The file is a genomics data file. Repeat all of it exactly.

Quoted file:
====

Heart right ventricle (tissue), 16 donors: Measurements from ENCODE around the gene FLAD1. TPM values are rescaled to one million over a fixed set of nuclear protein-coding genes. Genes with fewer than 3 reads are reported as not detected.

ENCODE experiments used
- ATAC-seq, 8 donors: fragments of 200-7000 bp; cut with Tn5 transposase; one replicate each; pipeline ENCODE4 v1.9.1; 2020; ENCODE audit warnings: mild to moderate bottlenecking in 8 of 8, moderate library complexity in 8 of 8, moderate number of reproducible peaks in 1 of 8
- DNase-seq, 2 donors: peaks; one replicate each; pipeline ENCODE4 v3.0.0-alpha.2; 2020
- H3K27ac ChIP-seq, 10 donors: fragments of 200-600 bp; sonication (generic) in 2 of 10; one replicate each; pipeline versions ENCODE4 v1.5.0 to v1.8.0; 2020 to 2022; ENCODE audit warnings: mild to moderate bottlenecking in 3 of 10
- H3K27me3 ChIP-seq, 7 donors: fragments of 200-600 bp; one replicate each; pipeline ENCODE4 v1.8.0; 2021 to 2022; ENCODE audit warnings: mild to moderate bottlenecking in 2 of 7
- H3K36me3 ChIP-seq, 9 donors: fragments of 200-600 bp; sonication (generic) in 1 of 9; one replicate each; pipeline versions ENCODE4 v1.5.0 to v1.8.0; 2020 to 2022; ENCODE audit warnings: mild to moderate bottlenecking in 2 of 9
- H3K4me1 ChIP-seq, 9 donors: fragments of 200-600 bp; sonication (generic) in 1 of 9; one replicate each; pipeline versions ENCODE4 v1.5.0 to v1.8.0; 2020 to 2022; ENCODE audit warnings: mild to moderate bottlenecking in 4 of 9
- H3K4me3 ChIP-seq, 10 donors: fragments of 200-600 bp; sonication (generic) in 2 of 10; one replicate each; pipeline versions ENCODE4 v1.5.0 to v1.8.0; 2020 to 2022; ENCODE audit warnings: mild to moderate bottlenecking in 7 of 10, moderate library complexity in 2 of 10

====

Heart right ventricle (tissue), 16 donors: Measurements from ENCODE around the gene FLAD1. TPM values are rescaled to one million over a fixed set of nuclear protein-coding genes. Genes with fewer than 3 reads are reported as not detected.

ENCODE experiments used
- ATAC-seq, 8 donors: fragments of 200-7000 bp; cut with Tn5 transposase; one replicate each; pipeline ENCODE4 v1.9.1; 2020; ENCODE audit warnings: mild to moderate bottlenecking in 8 of 8, moderate library complexity in 8 of 8, moderate number of reproducible peaks in 1 of 8
- DNase-seq, 2 donors: peaks; one replicate each; pipeline ENCODE4 v3.0.0-alpha.2; 2020
- H3K27ac ChIP-seq, 10 donors: fragments of 200-600 bp; sonication (generic) in 2 of 10; one replicate each; pipeline versions ENCODE4 v1.5.0 to v1.8.0; 2020 to 2022; ENCODE audit warnings: mild to moderate bottlenecking in 3 of 10
- H3K27me3 ChIP-seq, 7 donors: fragments of 200-600 bp; one replicate each; pipeline ENCODE4 v1.8.0; 2021 to 2022; ENCODE audit warnings: mild to moderate bottlenecking in 2 of 7
- H3K36me3 ChIP-seq, 9 donors: fragments of 200-600 bp; sonication (generic) in 1 of 9; one replicate each; pipeline versions ENCODE4 v1.5.0 to v1.8.0; 2020 to 2022; ENCODE audit warnings: mild to moderate bottlenecking in 2 of 9
- H3K4me1 ChIP-seq, 9 donors: fragments of 200-600 bp; sonication (generic) in 1 of 9; one replicate each; pipeline versions ENCODE4 v1.5.0 to v1.8.0; 2020 to 2022; ENCODE audit warnings: mild to moderate bottlenecking in 4 of 9
- H3K4me3 ChIP-seq, 10 donors: fragments of 200-600 bp; sonication (generic) in 2 of 10; one replicate each; pipeline versions ENCODE4 v1.5.0 to v1.8.0; 2020 to 2022; ENCODE audit warnings: mild to moderate bottlenecking in 7 of 10, moderate library complexity in 2 of 10